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Welcome to our Tae Kwon-do page.

Tae kwon do is characterized by the extensive use of high standing and jump kicks as well as punches and is practiced for sport, self-defense, and spiritual development. Training in tae kwon do is carried out by learning individual techniques of kicking, punching, and blocking, which are practiced in combined series of techniques in traditional sets known as hyung. To the Korean people Tae Kwon Do is more than a mere use of skilled movements, it also implies a way of life.

Translated from Korean, Tae means to jump, kick or smash with the foot, Kwon means to punch, strike or smash with the hand and Do is art, method or way.

Ancient History Tae Kwon-Do's roots stretch back through over 20 centuries of Korean history. The earliest traces of Korean martial arts date back to 50BC where tomb paintings depict men in fighting stances practising forms known as 'Taek Kyŏn'.

During this time Korea was divided into three kingdoms:

Baekche (18BC - 660AD), Koguryŏ (37BC - 668AD), Silla (57BC - 935AD). Although Taek Kyŏn first appeared in the Koguryŏ Kingdom, it was the Silla Warrior Nobility, the Hwa Rang, who are accredited with its development and cultivation.
 
These elite warriors were trained in several different disciplines: History, Confucian Philosophy, Ethics, Buddhist Morality, Riding, Archery, Sword Play, Military Tactics as well as Taek Kyŏn.

The guiding principles of this training system were the Five Codes of Human Conduct established by the great Buddhist Monk and Scholar Won Gwang.
The Five Codes of Human Conduct:
•Be Loyal to your King.

•Be obedient to your parents.

•Be honourable to your friends.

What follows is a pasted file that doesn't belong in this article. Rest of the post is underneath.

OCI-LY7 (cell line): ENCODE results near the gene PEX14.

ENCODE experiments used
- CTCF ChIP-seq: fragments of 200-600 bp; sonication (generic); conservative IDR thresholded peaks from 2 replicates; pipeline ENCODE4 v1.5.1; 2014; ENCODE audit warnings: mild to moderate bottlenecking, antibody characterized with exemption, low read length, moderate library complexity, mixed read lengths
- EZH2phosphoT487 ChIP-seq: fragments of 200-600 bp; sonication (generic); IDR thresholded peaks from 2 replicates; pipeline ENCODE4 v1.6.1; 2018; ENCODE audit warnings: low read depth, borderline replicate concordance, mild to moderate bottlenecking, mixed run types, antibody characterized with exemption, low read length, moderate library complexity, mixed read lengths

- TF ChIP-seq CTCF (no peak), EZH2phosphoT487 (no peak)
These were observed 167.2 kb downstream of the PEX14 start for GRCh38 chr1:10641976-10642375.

•Never retreat in battle.

•Never make an unjust kill.


In 668AD the three Kingdoms of Korea were united. The Hwa Rang travelled extensively throughout the peninsula and were responsible for the spread of Taek Kyŏn throughout the whole of Korea. The Silla dynasty finally gave way to the Koryŏ dynasty which was founded by Wang Kon in 936AD, it was during this time that Taek Kyŏn became known as Subak. During the Yi (Chosŏn) dynasty (1393 - 1910) King Taejo changed the state religion from Buddhism to Confucianism.

Confucius teachings placed a much greater emphases on scholarly pursuits for the higher classes such as reading, poetry and music, leaving the practise of martial arts to the less refined even inferior classes. For this reason the skills of Subak survived in only a few families throughout Korea and were handed down from generation to generation.

Modern History In 1910 Korea was invaded and occupied by Japan. The Japanese authorities tried to erase the Korean culture including all native martial arts. This along with the introduction of other martial arts such as Judo and Karate, naturally caused a great revival.

The modern period of Tae Kwon-Do began in 1945 after World War II when Korea gained its independence from Japan. Many Korean Masters who had been living in China and Japan returned, bringing with them extensive martial training in foreign styles. Korea wanted to eliminate Japanese influences and began to unite the various martial arts schools and styles into a single style and national sport.